The extended version of the SDQ includes an impact scale with additional 8 items, regarding child distress and interference. The Impact scale is scored on a 4-point scale (0-3). The impact scale is summed up by counting only scores of 2 or 3. Minimum score 0, and maximum score 24.
- The Spence Children's Anxiety Scale (SCAS) [ Time Frame: Basline, post-treatment (4-months), 3-months follow-up, 12-months follow-up ]
Self-report rating scale assessing youths symptoms of anxiety, rated by youths (SCAS) and parents (SCAS-P).
Total of 38 items, rated on a 4-point scale (0-3), divided into 6 sub-scales. The SCAS includes 6 positive filler items not included in the computation of sub-scores or total score.
Sub-scales: Social Phobia (6 items), Panic disorder and agoraphobia (9 items), Generalized anxiety disorder (6 items, range 0-18), Obsessive-compulsive disorder (6 items, range 0-18), separation anxiety disorder (6 items, range 0-18), Fear of physical injury (5 items, , range 0-15).
Minimum total score is 0, and maximum total score is 114.
The SCAS-P is identical to the SCAS in form an scoring, but does not include the 6 positive filler items.
- The Mood and Feelings Questionnaire (MFQ) [ Time Frame: Basline, post-treatment (4-months), 3-months follow-up, 12-months follow-up ]
Covers a broad range of cognitive and vegetative symptoms of depression in youths. There is both a youth (MFQ) and parent (MFQ-P) version of the MFQ.
The MFQ consistTotal of 33 items, rated on a 3-point scale (0-2). The MFQ-P consist of 34 items.
Both the scores for MFQ and MFQ-P are computed by suming up all items. Higher scores indicating more sever depressive symptoms.
Minimum MFQ score is 0, maximum score is 66. Minimum MFQ-P score is 0, maximum score is 68.
- The Child Health Utility 9D Index (CHU-9D) [ Time Frame: Basline, post-treatment (4-months), 3-months follow-up, 12-months follow-up ]
Designed to determine how health affect youths's lives, rated by youths.
Consist of 9 items, rated on a 5-point scale.
Each item is related to a dimension to how the youths are feeling worried, sad, pain, tired, annoyed, schoolwork/ homework, sleep, daily routine, and participating in activities.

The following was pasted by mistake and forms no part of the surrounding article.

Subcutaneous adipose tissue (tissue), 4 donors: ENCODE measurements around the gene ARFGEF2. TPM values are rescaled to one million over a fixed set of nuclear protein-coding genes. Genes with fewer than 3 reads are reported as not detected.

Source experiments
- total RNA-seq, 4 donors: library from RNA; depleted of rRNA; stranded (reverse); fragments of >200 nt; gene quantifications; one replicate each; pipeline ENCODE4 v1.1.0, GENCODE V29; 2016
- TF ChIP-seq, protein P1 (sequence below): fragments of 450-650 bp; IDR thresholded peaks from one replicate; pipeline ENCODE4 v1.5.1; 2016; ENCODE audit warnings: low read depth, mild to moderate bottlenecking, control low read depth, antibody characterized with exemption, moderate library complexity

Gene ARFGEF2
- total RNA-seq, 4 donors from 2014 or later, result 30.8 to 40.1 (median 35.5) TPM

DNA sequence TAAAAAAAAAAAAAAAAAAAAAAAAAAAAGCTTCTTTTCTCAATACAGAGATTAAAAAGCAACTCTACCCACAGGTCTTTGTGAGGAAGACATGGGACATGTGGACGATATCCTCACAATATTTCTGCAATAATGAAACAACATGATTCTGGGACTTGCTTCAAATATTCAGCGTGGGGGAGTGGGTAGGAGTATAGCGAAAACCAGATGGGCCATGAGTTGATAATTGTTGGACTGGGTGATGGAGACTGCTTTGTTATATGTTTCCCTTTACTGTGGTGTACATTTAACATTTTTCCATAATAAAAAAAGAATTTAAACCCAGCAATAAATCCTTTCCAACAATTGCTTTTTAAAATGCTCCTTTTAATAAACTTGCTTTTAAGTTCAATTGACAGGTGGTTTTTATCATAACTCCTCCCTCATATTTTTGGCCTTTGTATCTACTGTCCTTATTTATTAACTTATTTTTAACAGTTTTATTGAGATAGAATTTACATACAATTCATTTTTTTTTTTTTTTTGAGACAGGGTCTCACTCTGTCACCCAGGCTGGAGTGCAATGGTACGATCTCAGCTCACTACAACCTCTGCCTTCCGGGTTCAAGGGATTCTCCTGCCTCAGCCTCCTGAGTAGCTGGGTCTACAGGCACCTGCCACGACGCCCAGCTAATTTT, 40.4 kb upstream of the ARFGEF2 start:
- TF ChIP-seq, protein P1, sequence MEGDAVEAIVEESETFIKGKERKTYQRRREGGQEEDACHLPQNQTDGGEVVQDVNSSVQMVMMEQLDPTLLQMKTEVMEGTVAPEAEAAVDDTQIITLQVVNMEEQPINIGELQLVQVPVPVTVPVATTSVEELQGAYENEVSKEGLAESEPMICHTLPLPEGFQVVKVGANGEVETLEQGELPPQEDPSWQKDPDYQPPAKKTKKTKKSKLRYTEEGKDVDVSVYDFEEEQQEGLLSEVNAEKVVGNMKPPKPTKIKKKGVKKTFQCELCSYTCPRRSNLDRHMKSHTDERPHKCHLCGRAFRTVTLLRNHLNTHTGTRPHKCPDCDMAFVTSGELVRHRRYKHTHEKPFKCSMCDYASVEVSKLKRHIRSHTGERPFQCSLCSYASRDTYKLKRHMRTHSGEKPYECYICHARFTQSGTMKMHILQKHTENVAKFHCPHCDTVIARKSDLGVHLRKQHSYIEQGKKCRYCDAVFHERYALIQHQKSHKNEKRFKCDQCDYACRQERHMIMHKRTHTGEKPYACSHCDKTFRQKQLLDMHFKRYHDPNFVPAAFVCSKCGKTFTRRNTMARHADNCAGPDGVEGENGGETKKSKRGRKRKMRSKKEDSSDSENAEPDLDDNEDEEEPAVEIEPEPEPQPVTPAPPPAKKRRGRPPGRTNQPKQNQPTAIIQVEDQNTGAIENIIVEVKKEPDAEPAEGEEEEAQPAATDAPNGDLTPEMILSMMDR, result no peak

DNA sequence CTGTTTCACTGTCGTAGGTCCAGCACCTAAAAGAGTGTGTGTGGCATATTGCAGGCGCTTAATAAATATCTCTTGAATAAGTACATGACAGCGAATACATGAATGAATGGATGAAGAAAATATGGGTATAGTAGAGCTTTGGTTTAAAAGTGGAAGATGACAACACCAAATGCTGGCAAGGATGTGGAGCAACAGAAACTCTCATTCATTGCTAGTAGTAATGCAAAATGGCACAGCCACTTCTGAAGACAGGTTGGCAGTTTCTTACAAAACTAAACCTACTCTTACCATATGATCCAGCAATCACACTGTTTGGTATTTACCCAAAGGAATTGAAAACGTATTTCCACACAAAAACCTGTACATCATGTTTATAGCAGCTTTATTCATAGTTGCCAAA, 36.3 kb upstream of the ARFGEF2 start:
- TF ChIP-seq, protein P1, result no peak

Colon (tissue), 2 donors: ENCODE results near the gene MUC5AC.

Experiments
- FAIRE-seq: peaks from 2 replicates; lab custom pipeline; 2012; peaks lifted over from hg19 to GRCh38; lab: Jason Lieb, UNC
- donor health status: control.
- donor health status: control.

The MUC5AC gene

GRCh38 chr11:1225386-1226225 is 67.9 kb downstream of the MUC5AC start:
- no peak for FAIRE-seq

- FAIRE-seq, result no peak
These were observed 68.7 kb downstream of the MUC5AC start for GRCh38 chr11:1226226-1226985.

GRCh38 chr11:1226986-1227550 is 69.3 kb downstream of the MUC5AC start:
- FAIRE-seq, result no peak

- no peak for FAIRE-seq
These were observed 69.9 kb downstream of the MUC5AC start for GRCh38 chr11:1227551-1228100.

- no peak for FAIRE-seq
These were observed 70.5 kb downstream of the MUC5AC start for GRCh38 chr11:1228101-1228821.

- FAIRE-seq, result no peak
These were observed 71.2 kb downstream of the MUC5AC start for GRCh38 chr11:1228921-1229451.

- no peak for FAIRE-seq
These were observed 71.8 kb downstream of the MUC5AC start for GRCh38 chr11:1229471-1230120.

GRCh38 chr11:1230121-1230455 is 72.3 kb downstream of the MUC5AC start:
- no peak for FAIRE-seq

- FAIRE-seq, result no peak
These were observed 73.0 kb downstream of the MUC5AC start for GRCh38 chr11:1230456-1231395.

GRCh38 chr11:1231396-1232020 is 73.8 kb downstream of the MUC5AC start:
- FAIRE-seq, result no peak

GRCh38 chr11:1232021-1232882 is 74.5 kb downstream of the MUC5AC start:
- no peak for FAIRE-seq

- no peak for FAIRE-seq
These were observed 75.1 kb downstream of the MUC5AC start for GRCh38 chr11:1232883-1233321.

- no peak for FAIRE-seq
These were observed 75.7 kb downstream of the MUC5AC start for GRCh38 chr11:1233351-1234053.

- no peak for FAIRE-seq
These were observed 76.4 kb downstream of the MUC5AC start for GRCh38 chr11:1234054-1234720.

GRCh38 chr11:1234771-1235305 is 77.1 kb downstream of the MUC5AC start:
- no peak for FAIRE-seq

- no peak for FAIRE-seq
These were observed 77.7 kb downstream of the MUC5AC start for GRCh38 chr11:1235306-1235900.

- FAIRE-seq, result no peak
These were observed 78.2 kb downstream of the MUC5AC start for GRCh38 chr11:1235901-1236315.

Higher scores for each item is related to a higher perceived difficulty related to a dimension.
Each dimension/item has a minimum score of 1, and a maximum score of 5.
- The Self-efficacy Questionnaire for School Situations (SEQ-SS) [ Time Frame: Basline, post-treatment (4-months), 3-months follow-up, 12-months follow-up ]
Measures self-efficacy expectations to different school situations, rated by youths.
Consist of 12 items, rated on a 5-point scale (1-5), and divided into 2 sub-scales both consisting of 6 items.
Minimum SEQ-SS score is 12, maximum score is 60.
Higher scores reflect greater self-efficacy expectations.
- Self-Efficacy Questionnaire for Responding to School Attendance Problems (SEQ-RSAP) [ Time Frame: Basline, post-treatment (4-months), 3-months follow-up, 12-months follow-up ]
Measures parents self-efficacy expectations to different school situations, rated by parents.
Consist of 13 items, rated on a 4-point scale (1-4).
Minimum score is 13, and maximum score is 52.
Higher scores reflect greater self-efficacy expectations in parents ability to help their child in different school situations.
- The Family Assessment Device (FAD) [ Time Frame: Basline, post-treatment (4-months), 3-months follow-up, 12-months follow-up ]
Assess different dimensions of family function, rated by youths (12 years and older) and parents.
Only the sub-scale regarding General Function is used in this study. The sub-scale consist of 12 items, rated on a 4 point-scale (1-4).
The FAD is scored by calculating the mean scores of all items. Higher means are related to a more unhealthy or non-functional family function.
- The Experience of Service Questionnaire (ESQ) [ Time Frame: Post-treatment (4-months), 3-months follow-up. ]
Assess the satisfaction with the treatment, rated by youths and parents.
The treatment satisfaction for the youths consist of 7 items rated on a 3 point-scale (0-2), with 1 open question.
Treatment satisfaction for parents is assessed using 10 items, rated on a 3-point-scale (0-2), with 3 open questions.
Higher scores is associated with
- Collaboration with the school [ Time Frame: Post-treatment (4-months), 3-months follow-up, 12-months follow-up ]
Assess the collaboration between the family and the school/teacher.
Consist of 3 items rated on a 4-point scale (1-4). Higher scores are related to a good relationship and collaboration with the school.
Both parents and teachers respond to this questionnaire.
Please refer to this study by its ClinicalTrials.gov identifier (NCT number): NCT03459677
|Contact: Daniel B Johnsen, PhD Fellow||87165294 ext +firstname.lastname@example.org|
|Contact: Johanne L Jeppesen, PhD||87165827 ext +email@example.com|
|Aarhus University, Department of Psychology and Behavioural Sciences||Recruiting|
|Århus, Denmark, 8000|
|Contact: Daniel B Johnsen, PhD Fellow 87165294 ext +45 firstname.lastname@example.org|
|Contact: Johanne J Lomholt, PhD 87165827 ext +45 email@example.com|
|Principal Investigator: Mikael Thatsum, Professor|
|Principal Investigator:||Mikael Thastum, Professor||Aarhus University, Department of Psychology and Behavioural Sciences|